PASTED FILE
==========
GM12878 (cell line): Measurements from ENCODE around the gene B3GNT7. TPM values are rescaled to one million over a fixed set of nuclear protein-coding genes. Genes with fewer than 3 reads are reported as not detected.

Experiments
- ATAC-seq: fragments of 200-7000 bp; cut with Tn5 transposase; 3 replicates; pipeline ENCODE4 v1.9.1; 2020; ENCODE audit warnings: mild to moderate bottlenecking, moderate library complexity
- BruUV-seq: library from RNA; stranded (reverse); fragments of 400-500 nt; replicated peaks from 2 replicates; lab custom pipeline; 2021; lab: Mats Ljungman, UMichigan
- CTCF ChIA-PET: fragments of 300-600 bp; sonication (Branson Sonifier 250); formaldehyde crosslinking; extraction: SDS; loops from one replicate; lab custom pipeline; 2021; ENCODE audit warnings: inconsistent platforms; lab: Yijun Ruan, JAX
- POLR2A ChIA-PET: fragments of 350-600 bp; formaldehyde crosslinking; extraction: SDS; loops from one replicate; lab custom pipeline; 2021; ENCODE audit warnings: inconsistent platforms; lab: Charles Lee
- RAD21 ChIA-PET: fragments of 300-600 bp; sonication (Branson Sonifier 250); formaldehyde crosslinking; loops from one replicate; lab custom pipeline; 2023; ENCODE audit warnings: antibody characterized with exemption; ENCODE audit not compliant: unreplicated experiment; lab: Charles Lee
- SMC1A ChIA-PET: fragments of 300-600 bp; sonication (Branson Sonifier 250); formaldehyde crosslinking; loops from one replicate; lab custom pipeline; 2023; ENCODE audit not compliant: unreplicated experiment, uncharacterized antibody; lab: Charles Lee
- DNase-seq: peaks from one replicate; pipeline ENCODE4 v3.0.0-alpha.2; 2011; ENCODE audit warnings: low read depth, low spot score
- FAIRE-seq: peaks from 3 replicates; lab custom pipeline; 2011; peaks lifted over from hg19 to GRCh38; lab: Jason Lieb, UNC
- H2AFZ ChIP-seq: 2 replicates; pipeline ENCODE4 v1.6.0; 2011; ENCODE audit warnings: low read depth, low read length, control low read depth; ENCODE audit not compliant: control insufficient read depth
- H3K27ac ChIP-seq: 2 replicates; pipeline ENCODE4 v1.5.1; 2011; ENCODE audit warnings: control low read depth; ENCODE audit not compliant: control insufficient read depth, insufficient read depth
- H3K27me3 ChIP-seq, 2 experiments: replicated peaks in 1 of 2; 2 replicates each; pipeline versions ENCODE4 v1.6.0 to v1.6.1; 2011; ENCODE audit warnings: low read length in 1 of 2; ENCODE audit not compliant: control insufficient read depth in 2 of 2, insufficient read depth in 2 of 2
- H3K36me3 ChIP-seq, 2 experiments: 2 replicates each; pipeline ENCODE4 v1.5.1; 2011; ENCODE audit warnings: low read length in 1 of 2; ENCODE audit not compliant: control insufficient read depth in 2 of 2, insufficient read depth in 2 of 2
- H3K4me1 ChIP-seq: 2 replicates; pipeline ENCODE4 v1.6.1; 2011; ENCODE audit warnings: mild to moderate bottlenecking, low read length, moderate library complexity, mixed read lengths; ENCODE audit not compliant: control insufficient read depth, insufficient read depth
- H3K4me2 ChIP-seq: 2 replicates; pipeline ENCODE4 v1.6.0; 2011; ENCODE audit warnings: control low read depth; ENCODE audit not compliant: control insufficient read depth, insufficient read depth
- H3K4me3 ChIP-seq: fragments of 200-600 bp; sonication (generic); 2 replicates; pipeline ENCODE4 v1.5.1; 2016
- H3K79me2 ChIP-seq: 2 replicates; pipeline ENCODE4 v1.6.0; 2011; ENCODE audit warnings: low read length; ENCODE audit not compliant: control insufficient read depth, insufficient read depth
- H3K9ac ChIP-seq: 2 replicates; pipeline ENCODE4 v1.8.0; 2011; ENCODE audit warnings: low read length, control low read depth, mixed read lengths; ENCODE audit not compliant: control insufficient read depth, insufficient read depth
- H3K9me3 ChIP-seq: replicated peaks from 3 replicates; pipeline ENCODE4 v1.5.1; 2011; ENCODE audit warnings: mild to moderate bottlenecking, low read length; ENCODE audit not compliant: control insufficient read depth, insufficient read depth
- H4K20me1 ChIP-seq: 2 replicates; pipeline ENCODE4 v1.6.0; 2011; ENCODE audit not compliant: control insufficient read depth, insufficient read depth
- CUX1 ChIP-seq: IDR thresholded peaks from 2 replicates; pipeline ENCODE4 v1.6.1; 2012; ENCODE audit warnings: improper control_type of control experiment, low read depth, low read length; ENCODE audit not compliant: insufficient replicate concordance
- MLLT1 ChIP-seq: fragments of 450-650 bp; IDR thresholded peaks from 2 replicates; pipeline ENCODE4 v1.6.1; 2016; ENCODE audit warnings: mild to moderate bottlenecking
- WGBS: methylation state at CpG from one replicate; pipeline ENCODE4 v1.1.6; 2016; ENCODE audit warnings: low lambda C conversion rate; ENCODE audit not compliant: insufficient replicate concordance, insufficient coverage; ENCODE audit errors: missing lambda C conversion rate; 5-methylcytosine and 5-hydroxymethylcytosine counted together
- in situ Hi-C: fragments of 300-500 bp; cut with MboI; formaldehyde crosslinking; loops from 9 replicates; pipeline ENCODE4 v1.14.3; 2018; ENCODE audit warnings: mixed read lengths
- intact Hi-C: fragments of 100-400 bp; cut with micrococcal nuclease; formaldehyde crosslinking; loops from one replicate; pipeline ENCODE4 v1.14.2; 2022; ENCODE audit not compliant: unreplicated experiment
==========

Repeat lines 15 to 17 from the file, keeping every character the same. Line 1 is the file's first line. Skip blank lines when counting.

- H3K4me1 ChIP-seq: 2 replicates; pipeline ENCODE4 v1.6.1; 2011; ENCODE audit warnings: mild to moderate bottlenecking, low read length, moderate library complexity, mixed read lengths; ENCODE audit not compliant: control insufficient read depth, insufficient read depth
- H3K4me2 ChIP-seq: 2 replicates; pipeline ENCODE4 v1.6.0; 2011; ENCODE audit warnings: control low read depth; ENCODE audit not compliant: control insufficient read depth, insufficient read depth
- H3K4me3 ChIP-seq: fragments of 200-600 bp; sonication (generic); 2 replicates; pipeline ENCODE4 v1.5.1; 2016